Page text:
What is it about?

The protein tau is implicated in several neurodegenerative diseases, including Alzheimer’s disease and related disorders. We previously made a nematode model of neurodegeneration by expressing the human tau protein in nematode neurons. With this model, we identified a previously unknown regulator of tau neurodegeneration, a protein called SPOP. SPOP is a protein involved in protein clearance and is also found in humans. Eliminating the nematode SPOP protein improved behavioral deficits, the accumulation of toxic tau, neurodegeneration, and lifespan. We are now exploring how eliminating SPOP improves our model and if this finding is relevant for human patients.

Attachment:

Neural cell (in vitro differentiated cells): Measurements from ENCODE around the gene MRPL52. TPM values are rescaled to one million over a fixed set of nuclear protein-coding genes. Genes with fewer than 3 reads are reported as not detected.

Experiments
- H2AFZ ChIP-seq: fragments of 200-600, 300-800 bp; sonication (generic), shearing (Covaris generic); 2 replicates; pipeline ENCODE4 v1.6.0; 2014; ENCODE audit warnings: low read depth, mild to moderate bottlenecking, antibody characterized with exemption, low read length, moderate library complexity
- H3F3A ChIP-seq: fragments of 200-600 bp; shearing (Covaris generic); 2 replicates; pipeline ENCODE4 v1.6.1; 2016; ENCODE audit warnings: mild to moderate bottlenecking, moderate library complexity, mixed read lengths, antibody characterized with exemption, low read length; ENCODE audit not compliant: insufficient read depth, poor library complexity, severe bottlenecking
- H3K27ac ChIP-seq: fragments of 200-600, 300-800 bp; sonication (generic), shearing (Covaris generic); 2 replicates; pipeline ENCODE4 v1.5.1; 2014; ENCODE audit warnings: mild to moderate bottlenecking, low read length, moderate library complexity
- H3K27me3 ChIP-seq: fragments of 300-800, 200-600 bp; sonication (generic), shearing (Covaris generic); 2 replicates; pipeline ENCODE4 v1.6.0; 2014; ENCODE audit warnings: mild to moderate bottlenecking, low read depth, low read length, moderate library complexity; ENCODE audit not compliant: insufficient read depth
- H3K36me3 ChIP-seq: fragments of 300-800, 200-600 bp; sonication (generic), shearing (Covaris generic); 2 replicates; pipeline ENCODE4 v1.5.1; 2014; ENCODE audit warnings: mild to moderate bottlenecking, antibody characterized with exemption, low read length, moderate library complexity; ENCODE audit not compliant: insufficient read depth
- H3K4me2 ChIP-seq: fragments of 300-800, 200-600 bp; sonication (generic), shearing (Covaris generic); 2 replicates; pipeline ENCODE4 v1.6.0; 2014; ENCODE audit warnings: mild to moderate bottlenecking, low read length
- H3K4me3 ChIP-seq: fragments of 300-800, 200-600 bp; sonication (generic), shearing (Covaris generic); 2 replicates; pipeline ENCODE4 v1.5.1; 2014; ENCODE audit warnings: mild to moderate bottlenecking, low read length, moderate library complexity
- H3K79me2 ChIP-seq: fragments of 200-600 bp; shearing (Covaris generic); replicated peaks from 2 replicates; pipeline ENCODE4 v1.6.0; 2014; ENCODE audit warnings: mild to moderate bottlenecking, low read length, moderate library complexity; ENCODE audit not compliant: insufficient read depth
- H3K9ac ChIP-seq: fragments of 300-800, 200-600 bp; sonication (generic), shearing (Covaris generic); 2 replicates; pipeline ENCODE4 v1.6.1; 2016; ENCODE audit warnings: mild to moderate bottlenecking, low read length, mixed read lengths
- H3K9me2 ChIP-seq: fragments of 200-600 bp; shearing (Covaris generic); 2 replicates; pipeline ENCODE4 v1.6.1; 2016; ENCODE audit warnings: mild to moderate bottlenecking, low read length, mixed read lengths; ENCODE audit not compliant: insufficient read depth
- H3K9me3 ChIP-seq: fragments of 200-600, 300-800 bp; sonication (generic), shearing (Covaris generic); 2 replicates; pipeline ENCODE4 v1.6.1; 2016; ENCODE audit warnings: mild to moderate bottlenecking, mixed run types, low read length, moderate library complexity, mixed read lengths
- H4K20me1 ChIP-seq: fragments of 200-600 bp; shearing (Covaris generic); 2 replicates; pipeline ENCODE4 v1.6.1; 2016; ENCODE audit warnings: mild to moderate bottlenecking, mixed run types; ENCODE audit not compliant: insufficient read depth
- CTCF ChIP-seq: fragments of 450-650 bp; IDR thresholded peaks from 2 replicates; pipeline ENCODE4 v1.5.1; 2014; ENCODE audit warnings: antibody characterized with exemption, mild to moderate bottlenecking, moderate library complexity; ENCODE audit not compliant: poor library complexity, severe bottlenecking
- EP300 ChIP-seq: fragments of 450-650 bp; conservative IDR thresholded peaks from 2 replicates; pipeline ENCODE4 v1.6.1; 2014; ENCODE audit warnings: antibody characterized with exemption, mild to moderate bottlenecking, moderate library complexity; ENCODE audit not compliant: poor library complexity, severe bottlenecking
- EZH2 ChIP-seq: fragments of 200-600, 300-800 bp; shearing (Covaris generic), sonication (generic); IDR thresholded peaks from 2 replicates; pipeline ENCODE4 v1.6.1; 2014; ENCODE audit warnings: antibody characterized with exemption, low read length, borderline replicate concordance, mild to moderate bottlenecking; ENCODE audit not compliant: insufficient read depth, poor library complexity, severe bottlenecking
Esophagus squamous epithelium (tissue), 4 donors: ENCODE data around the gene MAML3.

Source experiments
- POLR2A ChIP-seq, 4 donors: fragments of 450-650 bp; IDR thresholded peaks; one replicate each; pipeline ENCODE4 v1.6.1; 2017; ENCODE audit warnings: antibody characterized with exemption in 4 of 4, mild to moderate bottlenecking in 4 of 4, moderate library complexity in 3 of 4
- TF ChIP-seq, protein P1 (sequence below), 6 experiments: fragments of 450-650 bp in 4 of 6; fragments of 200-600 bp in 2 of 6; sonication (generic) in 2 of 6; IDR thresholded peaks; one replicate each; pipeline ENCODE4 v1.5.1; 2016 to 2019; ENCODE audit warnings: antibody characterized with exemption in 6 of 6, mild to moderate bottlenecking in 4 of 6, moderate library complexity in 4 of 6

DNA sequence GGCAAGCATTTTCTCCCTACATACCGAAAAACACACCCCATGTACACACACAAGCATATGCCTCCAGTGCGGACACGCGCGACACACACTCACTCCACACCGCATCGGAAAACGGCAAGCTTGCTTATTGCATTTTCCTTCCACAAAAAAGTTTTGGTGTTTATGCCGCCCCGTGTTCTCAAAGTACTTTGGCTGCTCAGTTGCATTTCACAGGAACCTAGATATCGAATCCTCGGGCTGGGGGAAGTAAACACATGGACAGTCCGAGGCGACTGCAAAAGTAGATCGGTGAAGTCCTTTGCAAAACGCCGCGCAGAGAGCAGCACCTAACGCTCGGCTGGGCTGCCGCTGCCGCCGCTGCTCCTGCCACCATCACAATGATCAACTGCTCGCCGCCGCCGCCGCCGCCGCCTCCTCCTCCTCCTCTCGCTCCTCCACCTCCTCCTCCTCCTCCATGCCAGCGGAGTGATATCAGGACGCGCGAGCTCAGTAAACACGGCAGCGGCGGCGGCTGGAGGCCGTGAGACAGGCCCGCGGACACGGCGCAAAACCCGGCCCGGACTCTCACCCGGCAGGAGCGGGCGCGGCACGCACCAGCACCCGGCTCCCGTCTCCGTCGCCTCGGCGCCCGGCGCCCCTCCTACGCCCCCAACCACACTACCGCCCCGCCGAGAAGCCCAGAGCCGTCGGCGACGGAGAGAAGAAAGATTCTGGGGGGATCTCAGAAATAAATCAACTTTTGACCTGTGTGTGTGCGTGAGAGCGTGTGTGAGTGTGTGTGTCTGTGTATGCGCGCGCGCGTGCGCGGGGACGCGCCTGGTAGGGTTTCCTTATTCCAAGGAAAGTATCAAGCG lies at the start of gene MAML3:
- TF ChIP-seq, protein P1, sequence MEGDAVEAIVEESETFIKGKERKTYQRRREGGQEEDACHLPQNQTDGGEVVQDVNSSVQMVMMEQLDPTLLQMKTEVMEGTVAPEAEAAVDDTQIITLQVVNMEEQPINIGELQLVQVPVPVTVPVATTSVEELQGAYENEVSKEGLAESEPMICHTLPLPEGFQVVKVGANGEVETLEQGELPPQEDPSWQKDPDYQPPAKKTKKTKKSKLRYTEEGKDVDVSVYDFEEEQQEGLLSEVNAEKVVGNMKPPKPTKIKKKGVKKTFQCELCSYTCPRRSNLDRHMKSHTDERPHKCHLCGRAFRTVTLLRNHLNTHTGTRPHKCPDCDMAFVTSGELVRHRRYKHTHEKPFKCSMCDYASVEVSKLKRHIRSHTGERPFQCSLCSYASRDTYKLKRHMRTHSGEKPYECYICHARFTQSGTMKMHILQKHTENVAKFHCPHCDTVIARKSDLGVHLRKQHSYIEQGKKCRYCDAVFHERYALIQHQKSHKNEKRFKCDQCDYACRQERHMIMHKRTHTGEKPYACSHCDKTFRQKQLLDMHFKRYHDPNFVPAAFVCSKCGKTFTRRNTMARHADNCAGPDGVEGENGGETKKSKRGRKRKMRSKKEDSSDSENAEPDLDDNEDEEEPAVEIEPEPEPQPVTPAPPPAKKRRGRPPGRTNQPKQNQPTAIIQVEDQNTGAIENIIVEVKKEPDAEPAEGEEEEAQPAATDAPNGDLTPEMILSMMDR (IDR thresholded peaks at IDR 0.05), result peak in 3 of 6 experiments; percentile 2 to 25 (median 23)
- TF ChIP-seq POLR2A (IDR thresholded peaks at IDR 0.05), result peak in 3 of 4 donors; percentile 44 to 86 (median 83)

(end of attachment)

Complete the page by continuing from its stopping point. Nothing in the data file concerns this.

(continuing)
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Why is it important?

Alzheimer’s disease is a devastating neurodegenerative disease without an effective treatment. Previous research focused on clearing amyloid plagues but overlooked tau tangles. Understanding the role and regulators of tau in disease will be critical to improving patient lives.


Eliminating SPOP also improves a nematode model of a heritable form of the motor neuron disease amyotrophic lateral sclerosis, suggesting SPOP could be important across a number of diseases.

Randall Eck
University of Washington

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This page is a summary of: SPOP loss of function protects against tauopathy, Proceedings of the National Academy of Sciences, December 2022, Proceedings of the National Academy of Sciences, DOI: 10.1073/pnas.2207250120.
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